Currently, the only foldable phone that you can buy off the market is the Royole FlexPai and before you brush it aside because it comes from a startup and not a bigwig, check out the video uploaded on the channel JerryRigEverything as Zack Nelson pokes and prods the phone to see how durable it is.
Judging by the video, it seems that the FlexPai is the underdog that perhaps deserves more attention than it has received so far. The user interface of the phone seems pretty smooth and adapts according to its orientation. This is an out folding phone, and there is a magnet at the back to make sure it never opens on its own.
Since this is a foldable phone, it sports a 7.8-inch AMOLED screen made of plastic, and not glass, since glass cannot bend. It seems that the display of the FlexPai is pretty vulnerable to damages, and even a simple fingernail scratch can cause indentations. Given that this phone folds on the outside and the display remains exposed at all times, the display can probably get scratched easily and you cannot even put a protector on top to do anything about it.
The panel above the display is apparently made of glass and it seems robust and so does the fingerprint scanner, as it works just fine even after Nelson scratches up its surface. Moving on, the back panel is all plastic and pretty susceptible to scratches.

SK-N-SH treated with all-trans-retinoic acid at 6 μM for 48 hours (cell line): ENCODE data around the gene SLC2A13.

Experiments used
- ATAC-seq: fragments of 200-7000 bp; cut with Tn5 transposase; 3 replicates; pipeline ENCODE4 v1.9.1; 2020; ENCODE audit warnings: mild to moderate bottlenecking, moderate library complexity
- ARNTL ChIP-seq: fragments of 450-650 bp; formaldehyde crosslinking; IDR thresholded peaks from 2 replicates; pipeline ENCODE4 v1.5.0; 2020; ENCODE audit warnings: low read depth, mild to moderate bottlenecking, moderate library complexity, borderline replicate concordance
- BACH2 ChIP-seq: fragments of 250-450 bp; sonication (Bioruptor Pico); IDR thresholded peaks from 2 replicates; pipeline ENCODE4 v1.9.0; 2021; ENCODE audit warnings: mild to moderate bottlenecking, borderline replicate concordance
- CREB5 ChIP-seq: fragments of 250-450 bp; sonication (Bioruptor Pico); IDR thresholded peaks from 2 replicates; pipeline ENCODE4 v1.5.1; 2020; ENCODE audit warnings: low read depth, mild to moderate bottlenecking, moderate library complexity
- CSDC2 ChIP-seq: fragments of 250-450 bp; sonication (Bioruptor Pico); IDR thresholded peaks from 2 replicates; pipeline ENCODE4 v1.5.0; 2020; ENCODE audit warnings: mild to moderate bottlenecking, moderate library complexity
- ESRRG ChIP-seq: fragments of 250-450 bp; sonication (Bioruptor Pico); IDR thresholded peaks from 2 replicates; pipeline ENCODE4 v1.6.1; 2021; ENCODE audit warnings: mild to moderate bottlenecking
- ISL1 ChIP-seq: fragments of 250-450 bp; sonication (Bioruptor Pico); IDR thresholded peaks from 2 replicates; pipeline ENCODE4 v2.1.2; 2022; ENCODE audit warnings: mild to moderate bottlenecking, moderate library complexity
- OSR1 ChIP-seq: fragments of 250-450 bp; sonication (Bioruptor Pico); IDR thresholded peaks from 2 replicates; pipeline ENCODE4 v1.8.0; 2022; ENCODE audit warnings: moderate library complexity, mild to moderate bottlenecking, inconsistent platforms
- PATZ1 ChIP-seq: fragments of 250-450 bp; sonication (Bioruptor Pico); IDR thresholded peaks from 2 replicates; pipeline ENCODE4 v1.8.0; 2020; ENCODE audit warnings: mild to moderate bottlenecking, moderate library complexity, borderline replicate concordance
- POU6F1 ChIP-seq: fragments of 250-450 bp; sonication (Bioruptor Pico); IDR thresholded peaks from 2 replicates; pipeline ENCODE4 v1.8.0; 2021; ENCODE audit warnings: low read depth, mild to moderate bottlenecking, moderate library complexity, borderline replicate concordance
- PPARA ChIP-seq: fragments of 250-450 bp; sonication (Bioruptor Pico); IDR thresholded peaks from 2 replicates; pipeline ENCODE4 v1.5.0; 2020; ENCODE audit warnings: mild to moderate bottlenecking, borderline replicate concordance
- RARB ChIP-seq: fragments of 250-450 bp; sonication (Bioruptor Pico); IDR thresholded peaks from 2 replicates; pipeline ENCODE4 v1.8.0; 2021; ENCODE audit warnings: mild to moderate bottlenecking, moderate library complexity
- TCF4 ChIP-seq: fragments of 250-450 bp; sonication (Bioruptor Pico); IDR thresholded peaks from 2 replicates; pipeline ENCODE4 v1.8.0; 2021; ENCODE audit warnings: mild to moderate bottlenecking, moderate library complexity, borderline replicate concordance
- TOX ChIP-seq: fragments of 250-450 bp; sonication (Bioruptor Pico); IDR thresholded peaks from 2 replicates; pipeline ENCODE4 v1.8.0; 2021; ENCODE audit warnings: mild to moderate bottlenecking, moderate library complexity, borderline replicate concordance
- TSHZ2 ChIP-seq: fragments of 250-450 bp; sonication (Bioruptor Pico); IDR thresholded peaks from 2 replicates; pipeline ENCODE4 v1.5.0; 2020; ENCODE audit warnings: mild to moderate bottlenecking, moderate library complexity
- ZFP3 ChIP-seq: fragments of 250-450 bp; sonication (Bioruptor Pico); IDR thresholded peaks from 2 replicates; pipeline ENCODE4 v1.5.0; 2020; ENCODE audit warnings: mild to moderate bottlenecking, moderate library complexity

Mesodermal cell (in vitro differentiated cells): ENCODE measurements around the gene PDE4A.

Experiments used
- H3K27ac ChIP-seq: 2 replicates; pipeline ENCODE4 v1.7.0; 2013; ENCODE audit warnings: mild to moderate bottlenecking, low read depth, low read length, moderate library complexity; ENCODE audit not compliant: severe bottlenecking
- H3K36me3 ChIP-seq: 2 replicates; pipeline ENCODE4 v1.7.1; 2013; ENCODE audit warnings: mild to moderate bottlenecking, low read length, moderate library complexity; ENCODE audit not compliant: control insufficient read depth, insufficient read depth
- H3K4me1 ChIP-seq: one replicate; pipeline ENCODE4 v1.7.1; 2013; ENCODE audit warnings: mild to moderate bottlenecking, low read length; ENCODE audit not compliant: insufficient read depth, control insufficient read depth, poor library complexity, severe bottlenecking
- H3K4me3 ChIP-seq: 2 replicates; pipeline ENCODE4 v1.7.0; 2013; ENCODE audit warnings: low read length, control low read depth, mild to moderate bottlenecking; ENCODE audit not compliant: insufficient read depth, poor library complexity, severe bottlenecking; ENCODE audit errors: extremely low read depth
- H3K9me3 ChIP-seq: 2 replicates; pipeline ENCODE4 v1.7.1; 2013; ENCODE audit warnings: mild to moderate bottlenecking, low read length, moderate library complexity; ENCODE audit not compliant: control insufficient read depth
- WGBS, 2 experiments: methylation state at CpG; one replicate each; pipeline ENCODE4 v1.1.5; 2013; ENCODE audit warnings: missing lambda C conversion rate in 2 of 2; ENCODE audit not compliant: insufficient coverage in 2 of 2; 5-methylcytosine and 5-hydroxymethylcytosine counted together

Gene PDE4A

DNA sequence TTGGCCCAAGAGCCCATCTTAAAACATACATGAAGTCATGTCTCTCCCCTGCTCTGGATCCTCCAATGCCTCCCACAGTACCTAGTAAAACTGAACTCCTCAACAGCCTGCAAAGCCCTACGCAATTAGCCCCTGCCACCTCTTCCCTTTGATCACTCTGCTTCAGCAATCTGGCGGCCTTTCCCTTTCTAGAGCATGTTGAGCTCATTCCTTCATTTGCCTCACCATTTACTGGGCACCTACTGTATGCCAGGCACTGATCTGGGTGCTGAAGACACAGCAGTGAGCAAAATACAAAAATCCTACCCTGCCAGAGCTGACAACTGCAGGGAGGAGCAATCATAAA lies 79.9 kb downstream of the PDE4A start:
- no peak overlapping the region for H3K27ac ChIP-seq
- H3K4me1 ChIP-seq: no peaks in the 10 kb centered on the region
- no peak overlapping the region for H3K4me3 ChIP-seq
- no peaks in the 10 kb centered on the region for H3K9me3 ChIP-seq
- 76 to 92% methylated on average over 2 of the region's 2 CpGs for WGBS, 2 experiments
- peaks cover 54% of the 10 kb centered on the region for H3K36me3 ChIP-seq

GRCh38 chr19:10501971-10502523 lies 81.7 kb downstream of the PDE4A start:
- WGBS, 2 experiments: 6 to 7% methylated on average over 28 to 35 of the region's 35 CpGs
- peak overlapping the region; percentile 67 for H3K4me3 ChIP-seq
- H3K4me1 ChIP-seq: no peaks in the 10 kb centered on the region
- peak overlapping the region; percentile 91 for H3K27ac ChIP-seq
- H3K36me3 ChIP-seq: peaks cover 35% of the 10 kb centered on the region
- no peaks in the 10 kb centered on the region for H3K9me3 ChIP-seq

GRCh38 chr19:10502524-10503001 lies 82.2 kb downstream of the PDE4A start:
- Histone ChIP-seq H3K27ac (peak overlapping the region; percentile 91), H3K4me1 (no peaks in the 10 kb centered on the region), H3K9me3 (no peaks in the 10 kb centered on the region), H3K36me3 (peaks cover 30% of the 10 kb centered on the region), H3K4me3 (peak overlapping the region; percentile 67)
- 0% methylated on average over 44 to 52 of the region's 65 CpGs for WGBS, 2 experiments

A heat test was also conducted, with a lighter being held to the display and the exposed part was completely destroyed after just five seconds, as unlike glass displays, plastic ones are pretty thin and cannot absorb heat.
Now, coming towards the most important part of the test, the Flexpai bends perfectly well when folded outwards and Nelson tightly holds the tablet phone hybrid when it's in its bent state to see if it will get crushed or if the hinge will take a beating, but the Flexpai holds up pretty well.
And then, Nelson does the unthinkable to find out what will happen if the phone is folded in the wrong direction, and surprisingly, he is able to fold it quite a bit, before the hinge finally gives up and breaks at two points. The phone continues to function as intended even after the hinge is cracked before the display goes out after being folded inwards multiple times.
But then again, the FlexPai is designed to fold outwards only, and for it to survive multiple bends on the wrong side only shows how durable it is. And at a starting price of $1,318 it actually sounds better than the $1,980 Galaxy Fold and the $2,600 Huawei Mate X, both of which were delayed because their manufacturers weren't so sure about the longevity. In fact, the Galaxy Fold merely lasted some hours for some reviewers, before the screen gave out.
The FlexPai is underpinned by the Qualcomm Snapdragon 855 Soc, and the maxed-out variant has 8GB of RAM and 256GB of native memory. The dual-camera system has a 20 megapixels telephoto unit and a 16 megapixels wide-angle sensor and it also doubles up as a selfie camera. The Mate X and the Galaxy Fold will both likely be out by September, and it's only then we will find out how they hold up against the FlexPai.